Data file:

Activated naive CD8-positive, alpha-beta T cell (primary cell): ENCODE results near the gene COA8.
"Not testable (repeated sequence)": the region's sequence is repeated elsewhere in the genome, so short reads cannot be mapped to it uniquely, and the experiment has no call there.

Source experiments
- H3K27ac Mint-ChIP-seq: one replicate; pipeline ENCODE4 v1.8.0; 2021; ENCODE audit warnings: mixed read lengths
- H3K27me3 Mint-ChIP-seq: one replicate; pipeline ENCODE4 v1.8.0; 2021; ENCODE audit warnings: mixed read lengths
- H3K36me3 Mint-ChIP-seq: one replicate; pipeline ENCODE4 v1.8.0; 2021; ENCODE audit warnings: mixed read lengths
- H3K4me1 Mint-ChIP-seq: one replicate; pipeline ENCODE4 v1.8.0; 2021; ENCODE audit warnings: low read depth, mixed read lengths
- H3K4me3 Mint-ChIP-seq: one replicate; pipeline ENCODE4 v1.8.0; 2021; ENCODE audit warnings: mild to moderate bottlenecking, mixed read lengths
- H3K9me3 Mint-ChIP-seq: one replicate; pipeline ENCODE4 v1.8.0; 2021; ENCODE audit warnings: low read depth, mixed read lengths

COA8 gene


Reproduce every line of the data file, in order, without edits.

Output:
Activated naive CD8-positive, alpha-beta T cell (primary cell): ENCODE results near the gene COA8.
"Not testable (repeated sequence)": the region's sequence is repeated elsewhere in the genome, so short reads cannot be mapped to it uniquely, and the experiment has no call there.

Source experiments
- H3K27ac Mint-ChIP-seq: one replicate; pipeline ENCODE4 v1.8.0; 2021; ENCODE audit warnings: mixed read lengths
- H3K27me3 Mint-ChIP-seq: one replicate; pipeline ENCODE4 v1.8.0; 2021; ENCODE audit warnings: mixed read lengths
- H3K36me3 Mint-ChIP-seq: one replicate; pipeline ENCODE4 v1.8.0; 2021; ENCODE audit warnings: mixed read lengths
- H3K4me1 Mint-ChIP-seq: one replicate; pipeline ENCODE4 v1.8.0; 2021; ENCODE audit warnings: low read depth, mixed read lengths
- H3K4me3 Mint-ChIP-seq: one replicate; pipeline ENCODE4 v1.8.0; 2021; ENCODE audit warnings: mild to moderate bottlenecking, mixed read lengths
- H3K9me3 Mint-ChIP-seq: one replicate; pipeline ENCODE4 v1.8.0; 2021; ENCODE audit warnings: low read depth, mixed read lengths

COA8 gene